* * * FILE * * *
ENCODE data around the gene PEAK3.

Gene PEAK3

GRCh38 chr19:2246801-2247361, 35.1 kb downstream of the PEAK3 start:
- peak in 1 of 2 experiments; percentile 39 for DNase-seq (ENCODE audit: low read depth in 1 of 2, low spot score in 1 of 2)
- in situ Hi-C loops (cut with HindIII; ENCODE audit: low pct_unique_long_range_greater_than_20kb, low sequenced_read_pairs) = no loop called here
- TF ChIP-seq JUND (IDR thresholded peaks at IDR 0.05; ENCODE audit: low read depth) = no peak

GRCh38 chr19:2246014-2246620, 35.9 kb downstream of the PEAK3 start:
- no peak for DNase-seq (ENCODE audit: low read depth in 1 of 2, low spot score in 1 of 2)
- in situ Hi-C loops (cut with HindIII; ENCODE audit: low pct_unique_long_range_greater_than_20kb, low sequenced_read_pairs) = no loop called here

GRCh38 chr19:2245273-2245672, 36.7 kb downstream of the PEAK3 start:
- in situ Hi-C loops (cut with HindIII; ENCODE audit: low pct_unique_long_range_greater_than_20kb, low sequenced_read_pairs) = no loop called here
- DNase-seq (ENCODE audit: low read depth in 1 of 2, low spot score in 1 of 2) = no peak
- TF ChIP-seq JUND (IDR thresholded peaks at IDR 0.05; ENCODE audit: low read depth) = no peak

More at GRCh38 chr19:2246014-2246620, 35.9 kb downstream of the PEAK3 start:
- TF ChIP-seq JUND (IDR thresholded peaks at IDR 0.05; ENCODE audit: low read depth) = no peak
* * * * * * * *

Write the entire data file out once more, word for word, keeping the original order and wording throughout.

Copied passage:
ENCODE data around the gene PEAK3.

Gene PEAK3

GRCh38 chr19:2246801-2247361, 35.1 kb downstream of the PEAK3 start:
- peak in 1 of 2 experiments; percentile 39 for DNase-seq (ENCODE audit: low read depth in 1 of 2, low spot score in 1 of 2)
- in situ Hi-C loops (cut with HindIII; ENCODE audit: low pct_unique_long_range_greater_than_20kb, low sequenced_read_pairs) = no loop called here
- TF ChIP-seq JUND (IDR thresholded peaks at IDR 0.05; ENCODE audit: low read depth) = no peak

GRCh38 chr19:2246014-2246620, 35.9 kb downstream of the PEAK3 start:
- no peak for DNase-seq (ENCODE audit: low read depth in 1 of 2, low spot score in 1 of 2)
- in situ Hi-C loops (cut with HindIII; ENCODE audit: low pct_unique_long_range_greater_than_20kb, low sequenced_read_pairs) = no loop called here

GRCh38 chr19:2245273-2245672, 36.7 kb downstream of the PEAK3 start:
- in situ Hi-C loops (cut with HindIII; ENCODE audit: low pct_unique_long_range_greater_than_20kb, low sequenced_read_pairs) = no loop called here
- DNase-seq (ENCODE audit: low read depth in 1 of 2, low spot score in 1 of 2) = no peak
- TF ChIP-seq JUND (IDR thresholded peaks at IDR 0.05; ENCODE audit: low read depth) = no peak

More at GRCh38 chr19:2246014-2246620, 35.9 kb downstream of the PEAK3 start:
- TF ChIP-seq JUND (IDR thresholded peaks at IDR 0.05; ENCODE audit: low read depth) = no peak